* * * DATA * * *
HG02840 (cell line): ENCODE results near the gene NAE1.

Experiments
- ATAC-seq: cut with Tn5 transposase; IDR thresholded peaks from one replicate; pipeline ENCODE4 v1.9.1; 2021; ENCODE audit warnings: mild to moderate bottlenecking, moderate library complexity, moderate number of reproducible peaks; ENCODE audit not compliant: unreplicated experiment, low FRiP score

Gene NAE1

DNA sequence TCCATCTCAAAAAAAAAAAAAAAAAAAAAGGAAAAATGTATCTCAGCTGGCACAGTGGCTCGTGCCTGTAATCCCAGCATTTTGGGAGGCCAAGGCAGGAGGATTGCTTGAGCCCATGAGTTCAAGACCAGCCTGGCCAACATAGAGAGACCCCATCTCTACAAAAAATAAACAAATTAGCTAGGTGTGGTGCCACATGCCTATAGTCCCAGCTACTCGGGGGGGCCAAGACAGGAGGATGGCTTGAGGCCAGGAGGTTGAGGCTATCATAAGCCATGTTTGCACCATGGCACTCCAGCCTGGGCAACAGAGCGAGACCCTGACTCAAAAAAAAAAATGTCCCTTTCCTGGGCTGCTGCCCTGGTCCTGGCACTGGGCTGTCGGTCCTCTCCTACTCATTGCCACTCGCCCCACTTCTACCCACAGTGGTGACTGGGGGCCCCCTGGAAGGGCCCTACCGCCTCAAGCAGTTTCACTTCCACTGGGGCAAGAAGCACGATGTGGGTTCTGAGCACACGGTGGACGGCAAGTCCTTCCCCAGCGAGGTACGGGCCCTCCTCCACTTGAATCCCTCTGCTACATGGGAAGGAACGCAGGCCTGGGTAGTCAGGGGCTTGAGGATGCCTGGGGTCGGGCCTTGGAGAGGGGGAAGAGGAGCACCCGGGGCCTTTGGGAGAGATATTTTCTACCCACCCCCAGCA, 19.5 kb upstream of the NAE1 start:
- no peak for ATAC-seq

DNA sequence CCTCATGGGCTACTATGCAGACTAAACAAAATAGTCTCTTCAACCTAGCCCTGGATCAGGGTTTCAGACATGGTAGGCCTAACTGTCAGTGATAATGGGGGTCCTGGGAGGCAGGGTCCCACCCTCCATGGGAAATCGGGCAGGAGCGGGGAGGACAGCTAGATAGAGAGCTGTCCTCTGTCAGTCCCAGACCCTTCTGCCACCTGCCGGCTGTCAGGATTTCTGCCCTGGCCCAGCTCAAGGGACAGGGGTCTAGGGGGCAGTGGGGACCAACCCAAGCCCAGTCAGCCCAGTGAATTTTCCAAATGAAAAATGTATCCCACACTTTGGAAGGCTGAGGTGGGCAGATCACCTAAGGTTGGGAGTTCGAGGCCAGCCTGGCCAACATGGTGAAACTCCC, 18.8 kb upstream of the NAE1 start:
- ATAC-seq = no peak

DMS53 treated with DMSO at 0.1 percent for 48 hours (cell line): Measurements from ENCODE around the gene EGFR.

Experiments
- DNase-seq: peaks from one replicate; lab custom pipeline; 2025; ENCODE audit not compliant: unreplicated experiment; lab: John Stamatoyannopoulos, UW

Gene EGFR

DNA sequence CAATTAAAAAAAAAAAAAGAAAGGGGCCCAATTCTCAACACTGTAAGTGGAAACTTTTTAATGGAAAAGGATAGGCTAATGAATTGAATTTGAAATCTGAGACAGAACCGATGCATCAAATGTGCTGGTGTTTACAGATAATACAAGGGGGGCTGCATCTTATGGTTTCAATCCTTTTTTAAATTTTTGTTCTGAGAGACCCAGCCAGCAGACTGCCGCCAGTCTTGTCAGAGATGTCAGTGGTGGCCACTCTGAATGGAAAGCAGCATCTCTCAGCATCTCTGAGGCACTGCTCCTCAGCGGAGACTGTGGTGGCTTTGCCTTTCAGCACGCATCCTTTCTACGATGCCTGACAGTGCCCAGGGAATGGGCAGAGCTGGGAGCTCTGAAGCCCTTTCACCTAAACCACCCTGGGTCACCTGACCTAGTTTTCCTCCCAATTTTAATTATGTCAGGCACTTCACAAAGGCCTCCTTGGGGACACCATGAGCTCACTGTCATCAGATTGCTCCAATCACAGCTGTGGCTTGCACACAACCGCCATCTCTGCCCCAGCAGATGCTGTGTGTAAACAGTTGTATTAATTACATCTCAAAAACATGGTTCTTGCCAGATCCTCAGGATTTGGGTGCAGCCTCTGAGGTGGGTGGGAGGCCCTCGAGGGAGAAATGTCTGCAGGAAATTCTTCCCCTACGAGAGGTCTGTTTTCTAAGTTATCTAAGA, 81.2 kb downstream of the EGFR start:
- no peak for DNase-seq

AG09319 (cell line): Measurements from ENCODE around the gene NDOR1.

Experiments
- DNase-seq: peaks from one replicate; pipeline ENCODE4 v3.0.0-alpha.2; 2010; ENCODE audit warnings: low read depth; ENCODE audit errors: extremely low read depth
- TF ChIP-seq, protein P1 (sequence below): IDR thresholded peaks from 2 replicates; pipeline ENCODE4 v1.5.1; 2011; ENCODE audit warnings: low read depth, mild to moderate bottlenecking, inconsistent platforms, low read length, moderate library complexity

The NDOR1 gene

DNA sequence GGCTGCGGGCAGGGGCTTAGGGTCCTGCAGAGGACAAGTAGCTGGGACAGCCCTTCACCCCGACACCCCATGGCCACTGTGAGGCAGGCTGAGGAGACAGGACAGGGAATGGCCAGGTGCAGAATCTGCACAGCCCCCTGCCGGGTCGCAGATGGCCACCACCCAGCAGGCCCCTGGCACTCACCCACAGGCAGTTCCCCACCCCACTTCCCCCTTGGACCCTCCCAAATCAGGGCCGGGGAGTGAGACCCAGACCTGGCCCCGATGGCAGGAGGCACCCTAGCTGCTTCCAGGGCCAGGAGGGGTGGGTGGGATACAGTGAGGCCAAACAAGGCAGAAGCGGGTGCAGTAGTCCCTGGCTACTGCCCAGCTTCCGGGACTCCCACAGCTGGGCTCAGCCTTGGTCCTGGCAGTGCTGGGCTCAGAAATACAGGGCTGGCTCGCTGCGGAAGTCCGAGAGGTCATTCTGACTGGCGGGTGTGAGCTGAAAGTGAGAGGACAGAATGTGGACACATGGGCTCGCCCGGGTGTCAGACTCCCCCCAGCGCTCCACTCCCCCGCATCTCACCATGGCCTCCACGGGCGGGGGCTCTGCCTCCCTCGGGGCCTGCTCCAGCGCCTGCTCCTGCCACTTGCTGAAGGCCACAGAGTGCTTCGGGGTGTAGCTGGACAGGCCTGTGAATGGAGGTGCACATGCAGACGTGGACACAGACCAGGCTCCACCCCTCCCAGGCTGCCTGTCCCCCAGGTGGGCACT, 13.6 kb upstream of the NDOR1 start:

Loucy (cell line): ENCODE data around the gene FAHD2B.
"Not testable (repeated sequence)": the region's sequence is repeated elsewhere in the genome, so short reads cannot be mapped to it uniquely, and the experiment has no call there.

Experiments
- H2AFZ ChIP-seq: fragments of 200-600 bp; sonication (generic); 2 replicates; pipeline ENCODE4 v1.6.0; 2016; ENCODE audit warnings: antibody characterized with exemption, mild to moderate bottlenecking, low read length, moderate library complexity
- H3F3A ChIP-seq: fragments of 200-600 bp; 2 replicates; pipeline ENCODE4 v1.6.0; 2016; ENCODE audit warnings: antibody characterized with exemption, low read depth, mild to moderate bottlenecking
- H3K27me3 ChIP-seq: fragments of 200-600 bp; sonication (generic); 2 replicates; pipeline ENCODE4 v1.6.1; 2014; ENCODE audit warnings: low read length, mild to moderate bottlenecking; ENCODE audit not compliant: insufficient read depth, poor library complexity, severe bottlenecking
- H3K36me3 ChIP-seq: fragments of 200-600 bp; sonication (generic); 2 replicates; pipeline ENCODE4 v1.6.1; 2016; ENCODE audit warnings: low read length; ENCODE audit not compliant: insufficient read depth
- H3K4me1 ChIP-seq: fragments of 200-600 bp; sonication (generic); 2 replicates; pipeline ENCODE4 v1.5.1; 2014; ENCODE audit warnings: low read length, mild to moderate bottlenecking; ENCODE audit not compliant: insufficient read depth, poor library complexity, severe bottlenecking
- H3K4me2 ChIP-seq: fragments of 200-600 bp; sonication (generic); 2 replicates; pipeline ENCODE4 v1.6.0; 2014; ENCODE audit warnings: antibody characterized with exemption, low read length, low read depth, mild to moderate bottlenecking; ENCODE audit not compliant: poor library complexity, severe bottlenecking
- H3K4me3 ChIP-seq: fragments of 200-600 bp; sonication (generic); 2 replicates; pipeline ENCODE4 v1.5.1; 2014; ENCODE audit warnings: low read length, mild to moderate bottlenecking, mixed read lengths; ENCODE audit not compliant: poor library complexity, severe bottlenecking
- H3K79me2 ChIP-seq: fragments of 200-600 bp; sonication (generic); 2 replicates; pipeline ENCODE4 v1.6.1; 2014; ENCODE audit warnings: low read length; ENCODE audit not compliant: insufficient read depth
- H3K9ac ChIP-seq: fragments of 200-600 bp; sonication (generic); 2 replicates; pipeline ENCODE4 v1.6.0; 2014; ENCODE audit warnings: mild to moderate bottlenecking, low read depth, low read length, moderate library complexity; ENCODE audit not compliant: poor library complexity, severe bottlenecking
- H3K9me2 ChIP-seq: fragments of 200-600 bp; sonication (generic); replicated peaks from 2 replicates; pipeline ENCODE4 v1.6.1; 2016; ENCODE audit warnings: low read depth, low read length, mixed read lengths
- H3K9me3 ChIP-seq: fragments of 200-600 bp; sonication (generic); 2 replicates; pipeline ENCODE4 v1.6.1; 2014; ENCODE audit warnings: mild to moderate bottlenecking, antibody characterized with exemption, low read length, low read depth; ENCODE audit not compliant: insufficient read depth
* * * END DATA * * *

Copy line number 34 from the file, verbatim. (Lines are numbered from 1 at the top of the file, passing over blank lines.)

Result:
- H3K9me3 ChIP-seq: fragments of 200-600 bp; sonication (generic); 2 replicates; pipeline ENCODE4 v1.6.1; 2014; ENCODE audit warnings: mild to moderate bottlenecking, antibody characterized with exemption, low read length, low read depth; ENCODE audit not compliant: insufficient read depth